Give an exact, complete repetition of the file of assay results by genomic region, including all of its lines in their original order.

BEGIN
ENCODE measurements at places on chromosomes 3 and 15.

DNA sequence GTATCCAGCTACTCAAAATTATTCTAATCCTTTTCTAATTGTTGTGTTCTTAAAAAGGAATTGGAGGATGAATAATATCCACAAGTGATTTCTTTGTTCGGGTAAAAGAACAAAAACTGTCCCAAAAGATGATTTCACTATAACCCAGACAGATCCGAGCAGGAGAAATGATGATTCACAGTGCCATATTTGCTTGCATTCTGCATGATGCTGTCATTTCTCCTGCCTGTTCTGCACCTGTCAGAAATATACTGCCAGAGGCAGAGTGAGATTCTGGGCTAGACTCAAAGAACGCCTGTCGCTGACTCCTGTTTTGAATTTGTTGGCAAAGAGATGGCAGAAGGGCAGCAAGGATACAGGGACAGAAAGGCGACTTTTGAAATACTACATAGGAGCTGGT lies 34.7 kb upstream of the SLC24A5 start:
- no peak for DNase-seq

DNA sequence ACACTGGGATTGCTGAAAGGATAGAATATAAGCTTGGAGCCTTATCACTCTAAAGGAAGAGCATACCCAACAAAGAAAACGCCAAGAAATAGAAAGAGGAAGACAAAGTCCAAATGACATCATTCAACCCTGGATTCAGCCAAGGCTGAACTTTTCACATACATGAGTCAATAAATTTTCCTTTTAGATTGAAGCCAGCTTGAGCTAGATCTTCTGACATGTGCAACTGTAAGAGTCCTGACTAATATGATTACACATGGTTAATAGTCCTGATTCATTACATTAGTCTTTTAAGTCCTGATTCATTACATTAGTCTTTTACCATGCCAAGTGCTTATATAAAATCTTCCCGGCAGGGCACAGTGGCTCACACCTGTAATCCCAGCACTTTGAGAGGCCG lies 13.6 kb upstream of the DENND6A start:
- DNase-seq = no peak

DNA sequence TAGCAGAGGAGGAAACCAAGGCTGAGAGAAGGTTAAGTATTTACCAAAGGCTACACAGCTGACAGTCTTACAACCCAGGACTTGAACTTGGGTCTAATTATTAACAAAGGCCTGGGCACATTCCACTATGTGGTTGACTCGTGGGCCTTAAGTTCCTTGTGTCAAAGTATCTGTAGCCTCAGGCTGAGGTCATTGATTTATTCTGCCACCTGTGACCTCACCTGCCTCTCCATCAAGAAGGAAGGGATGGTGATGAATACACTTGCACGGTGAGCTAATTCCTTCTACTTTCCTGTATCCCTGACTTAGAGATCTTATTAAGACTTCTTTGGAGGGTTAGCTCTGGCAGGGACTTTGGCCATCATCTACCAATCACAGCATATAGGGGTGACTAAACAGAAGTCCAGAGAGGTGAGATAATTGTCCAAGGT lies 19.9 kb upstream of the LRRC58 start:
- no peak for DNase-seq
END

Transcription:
ENCODE measurements at places on chromosomes 3 and 15.

DNA sequence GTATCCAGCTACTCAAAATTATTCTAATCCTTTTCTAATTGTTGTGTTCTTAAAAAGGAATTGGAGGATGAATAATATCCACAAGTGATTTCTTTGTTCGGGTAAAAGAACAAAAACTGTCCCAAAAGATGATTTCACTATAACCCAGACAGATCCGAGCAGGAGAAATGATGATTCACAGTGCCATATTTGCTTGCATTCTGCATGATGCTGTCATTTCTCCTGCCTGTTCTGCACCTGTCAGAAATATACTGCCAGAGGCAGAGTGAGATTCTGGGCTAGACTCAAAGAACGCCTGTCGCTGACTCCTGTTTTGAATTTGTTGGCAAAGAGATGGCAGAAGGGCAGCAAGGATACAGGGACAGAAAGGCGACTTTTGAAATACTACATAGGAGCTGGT lies 34.7 kb upstream of the SLC24A5 start:
- no peak for DNase-seq

DNA sequence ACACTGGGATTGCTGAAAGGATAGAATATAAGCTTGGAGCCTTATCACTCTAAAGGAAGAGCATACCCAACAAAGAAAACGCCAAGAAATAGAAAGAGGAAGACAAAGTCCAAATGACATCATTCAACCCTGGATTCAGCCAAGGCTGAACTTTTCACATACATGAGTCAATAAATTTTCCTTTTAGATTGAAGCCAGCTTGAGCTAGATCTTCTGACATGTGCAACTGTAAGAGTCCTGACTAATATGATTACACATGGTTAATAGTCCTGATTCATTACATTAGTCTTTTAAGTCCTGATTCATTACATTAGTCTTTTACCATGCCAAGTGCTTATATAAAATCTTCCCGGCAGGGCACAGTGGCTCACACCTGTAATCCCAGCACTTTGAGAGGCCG lies 13.6 kb upstream of the DENND6A start:
- DNase-seq = no peak

DNA sequence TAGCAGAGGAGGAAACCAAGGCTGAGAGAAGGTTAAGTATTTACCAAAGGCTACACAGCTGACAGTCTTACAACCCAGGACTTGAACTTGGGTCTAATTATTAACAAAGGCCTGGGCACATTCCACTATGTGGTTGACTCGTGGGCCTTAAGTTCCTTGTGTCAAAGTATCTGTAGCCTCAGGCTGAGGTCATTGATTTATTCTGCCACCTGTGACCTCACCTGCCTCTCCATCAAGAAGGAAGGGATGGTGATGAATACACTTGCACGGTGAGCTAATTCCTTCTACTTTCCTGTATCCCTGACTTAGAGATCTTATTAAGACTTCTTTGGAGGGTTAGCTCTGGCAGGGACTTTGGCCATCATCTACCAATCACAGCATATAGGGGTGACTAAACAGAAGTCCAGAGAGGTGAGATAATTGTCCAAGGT lies 19.9 kb upstream of the LRRC58 start:
- no peak for DNase-seq